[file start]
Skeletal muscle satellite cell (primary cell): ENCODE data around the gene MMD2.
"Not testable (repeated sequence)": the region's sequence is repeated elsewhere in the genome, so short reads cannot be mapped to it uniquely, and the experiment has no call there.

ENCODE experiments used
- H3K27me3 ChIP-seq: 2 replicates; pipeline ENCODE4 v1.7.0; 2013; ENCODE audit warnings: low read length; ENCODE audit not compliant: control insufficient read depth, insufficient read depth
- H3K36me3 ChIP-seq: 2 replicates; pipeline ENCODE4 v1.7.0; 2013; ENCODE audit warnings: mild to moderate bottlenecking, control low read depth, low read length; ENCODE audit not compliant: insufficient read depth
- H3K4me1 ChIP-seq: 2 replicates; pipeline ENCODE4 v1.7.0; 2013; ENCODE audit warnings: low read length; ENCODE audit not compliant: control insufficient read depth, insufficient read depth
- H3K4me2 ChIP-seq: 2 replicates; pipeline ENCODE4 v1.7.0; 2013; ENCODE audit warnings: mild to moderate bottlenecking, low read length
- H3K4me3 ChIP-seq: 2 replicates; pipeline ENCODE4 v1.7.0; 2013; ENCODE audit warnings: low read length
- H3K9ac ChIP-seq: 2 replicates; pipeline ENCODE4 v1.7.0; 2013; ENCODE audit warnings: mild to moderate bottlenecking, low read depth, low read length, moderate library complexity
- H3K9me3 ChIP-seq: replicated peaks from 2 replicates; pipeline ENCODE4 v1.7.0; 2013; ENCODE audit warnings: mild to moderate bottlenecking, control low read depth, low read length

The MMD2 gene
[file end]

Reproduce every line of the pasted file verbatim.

Skeletal muscle satellite cell (primary cell): ENCODE data around the gene MMD2.
"Not testable (repeated sequence)": the region's sequence is repeated elsewhere in the genome, so short reads cannot be mapped to it uniquely, and the experiment has no call there.

ENCODE experiments used
- H3K27me3 ChIP-seq: 2 replicates; pipeline ENCODE4 v1.7.0; 2013; ENCODE audit warnings: low read length; ENCODE audit not compliant: control insufficient read depth, insufficient read depth
- H3K36me3 ChIP-seq: 2 replicates; pipeline ENCODE4 v1.7.0; 2013; ENCODE audit warnings: mild to moderate bottlenecking, control low read depth, low read length; ENCODE audit not compliant: insufficient read depth
- H3K4me1 ChIP-seq: 2 replicates; pipeline ENCODE4 v1.7.0; 2013; ENCODE audit warnings: low read length; ENCODE audit not compliant: control insufficient read depth, insufficient read depth
- H3K4me2 ChIP-seq: 2 replicates; pipeline ENCODE4 v1.7.0; 2013; ENCODE audit warnings: mild to moderate bottlenecking, low read length
- H3K4me3 ChIP-seq: 2 replicates; pipeline ENCODE4 v1.7.0; 2013; ENCODE audit warnings: low read length
- H3K9ac ChIP-seq: 2 replicates; pipeline ENCODE4 v1.7.0; 2013; ENCODE audit warnings: mild to moderate bottlenecking, low read depth, low read length, moderate library complexity
- H3K9me3 ChIP-seq: replicated peaks from 2 replicates; pipeline ENCODE4 v1.7.0; 2013; ENCODE audit warnings: mild to moderate bottlenecking, control low read depth, low read length

The MMD2 gene